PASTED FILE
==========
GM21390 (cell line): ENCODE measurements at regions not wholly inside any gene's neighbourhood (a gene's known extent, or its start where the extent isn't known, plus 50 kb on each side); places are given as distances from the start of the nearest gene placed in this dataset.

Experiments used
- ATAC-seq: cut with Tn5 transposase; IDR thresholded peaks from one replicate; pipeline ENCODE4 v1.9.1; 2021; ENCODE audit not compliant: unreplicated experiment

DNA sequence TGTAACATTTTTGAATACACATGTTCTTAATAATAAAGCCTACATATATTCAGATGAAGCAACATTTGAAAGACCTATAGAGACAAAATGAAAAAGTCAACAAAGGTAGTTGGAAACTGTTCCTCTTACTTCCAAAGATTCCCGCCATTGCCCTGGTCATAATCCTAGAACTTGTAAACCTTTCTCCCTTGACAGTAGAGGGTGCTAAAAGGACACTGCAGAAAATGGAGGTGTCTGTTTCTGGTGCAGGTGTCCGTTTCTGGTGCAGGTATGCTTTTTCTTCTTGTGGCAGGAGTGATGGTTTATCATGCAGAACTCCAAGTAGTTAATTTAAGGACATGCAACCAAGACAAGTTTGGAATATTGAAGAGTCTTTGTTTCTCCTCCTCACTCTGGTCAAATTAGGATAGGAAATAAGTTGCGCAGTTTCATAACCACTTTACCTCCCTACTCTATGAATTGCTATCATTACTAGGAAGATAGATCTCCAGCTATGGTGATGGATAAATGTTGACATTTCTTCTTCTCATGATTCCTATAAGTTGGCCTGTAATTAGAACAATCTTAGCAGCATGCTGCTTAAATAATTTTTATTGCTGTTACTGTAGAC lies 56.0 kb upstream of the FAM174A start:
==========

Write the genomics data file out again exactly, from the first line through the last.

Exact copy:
GM21390 (cell line): ENCODE measurements at regions not wholly inside any gene's neighbourhood (a gene's known extent, or its start where the extent isn't known, plus 50 kb on each side); places are given as distances from the start of the nearest gene placed in this dataset.

Experiments used
- ATAC-seq: cut with Tn5 transposase; IDR thresholded peaks from one replicate; pipeline ENCODE4 v1.9.1; 2021; ENCODE audit not compliant: unreplicated experiment

DNA sequence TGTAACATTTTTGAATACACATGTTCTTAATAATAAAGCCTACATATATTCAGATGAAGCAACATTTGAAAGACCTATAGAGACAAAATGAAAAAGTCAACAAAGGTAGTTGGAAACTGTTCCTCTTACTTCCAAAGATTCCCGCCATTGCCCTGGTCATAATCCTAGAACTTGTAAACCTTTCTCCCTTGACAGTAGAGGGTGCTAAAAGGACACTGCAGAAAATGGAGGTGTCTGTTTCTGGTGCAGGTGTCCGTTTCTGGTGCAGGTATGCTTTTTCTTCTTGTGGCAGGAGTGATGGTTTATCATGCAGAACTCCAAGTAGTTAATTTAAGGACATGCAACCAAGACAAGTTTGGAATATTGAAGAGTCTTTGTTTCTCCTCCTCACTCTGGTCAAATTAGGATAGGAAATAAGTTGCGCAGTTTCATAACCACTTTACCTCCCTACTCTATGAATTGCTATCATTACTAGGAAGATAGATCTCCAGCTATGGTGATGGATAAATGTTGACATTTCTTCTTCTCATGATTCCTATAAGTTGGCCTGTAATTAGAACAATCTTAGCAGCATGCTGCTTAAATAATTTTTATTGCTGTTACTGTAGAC lies 56.0 kb upstream of the FAM174A start: